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ElectroComponent Science and Technology
Volume 1 (1974), Issue 1, Pages 27-37

The Use of Niobium as an Anode Material in Liquid Filled Electrolytic Capacitors

Allen Clark Research Centre, Caswell, Towcester, Northants, UK

Received 17 October 1973; Accepted 21 January 1974

Copyright © 1974 Hindawi Publishing Corporation. This is an open access article distributed under the Creative Commons Attribution License, which permits unrestricted use, distribution, and reproduction in any medium, provided the original work is properly cited.


Field crystallisation during the anodisation of niobium can be reduced to a minimum by employing a phosphoric acid electrolyte at low temperature. For certain other electrolyte systems, reduced crystalline growth rates are obtained by increasing the solute concentration or by adding either phosphate or ethylene glycol.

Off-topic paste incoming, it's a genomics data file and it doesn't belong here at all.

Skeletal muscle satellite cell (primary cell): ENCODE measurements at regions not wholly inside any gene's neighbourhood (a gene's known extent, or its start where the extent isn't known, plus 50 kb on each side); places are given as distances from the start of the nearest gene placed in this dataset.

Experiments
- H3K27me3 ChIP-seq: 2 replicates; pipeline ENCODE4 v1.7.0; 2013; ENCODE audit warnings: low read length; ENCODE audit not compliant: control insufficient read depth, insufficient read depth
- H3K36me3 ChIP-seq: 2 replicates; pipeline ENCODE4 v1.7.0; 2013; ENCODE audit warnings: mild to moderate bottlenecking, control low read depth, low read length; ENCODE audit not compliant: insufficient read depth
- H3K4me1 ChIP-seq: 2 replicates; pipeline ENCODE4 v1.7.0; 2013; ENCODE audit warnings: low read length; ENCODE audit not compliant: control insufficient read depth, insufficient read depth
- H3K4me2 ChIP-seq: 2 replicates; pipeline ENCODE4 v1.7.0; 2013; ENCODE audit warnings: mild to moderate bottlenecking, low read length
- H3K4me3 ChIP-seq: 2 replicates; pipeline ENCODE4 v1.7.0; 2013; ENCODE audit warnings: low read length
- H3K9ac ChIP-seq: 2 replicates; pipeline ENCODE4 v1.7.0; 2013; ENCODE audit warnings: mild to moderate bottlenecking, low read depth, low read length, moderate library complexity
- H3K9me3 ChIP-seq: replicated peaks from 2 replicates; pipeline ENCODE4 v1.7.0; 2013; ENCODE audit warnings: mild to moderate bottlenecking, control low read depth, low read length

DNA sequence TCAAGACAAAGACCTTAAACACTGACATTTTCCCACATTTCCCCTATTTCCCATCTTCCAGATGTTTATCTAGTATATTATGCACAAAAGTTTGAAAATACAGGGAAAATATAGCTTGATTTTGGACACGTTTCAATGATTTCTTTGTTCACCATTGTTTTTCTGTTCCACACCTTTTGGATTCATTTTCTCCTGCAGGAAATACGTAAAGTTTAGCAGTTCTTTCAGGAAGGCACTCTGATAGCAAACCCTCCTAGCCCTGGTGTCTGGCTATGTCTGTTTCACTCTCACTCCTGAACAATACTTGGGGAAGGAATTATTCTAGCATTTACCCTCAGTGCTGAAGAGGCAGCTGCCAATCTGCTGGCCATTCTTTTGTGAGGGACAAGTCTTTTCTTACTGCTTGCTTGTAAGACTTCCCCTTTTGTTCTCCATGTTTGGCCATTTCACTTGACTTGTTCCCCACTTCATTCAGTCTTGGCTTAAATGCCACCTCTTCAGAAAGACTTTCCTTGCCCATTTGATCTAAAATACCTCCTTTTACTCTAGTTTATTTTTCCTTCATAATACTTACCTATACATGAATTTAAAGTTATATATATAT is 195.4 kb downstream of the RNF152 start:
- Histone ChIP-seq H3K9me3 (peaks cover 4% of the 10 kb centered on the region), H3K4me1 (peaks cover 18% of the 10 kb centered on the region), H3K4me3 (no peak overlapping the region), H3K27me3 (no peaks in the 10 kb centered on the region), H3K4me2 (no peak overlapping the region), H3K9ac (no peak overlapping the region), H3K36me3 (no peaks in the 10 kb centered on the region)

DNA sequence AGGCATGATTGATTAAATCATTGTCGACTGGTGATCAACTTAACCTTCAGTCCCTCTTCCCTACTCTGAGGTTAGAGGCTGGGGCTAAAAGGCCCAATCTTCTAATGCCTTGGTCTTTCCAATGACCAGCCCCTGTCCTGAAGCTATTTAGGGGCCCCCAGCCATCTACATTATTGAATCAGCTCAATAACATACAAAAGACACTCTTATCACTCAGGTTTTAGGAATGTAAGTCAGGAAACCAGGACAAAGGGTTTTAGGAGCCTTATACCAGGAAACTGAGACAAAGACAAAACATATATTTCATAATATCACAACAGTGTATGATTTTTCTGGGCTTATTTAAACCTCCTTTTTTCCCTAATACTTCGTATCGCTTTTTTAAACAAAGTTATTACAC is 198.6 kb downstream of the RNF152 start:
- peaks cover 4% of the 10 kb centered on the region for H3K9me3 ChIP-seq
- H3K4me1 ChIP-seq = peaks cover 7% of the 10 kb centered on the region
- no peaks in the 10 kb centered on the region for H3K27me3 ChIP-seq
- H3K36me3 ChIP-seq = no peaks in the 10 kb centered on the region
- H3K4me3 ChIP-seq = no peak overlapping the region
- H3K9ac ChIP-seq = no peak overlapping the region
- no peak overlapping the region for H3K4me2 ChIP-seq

Porous anodes were prepared from niobium powders of nominal particle size 8μm or 10μm using sintering temperatures of 1400–1800℃. The capacitance of these bodies was in the range 4,600–10,000μF Vgm-1. after anodising at 20℃. Shelf tests on experimental capacitors filled with a concentrated sulphuric acid electrolyte indicated a maximum working temperature of 85℃. Although chemical compatibility between the dielectric oxide and the sulphuric acid was maintained up to 125℃, thermal effects on the oxide at this temperature resulted in unacceptably large increases in capacitance and leakage current. Endurance tests at 85℃ of capacitors rated at 35V/200μF or 63V/60μF showed good stability of capacitance and dissipation factor over a period of 3000 hours. Final leakage currents were in the region of 10-4μAμF-1V-1 at 85℃ and crystalline growth was greatly restricted.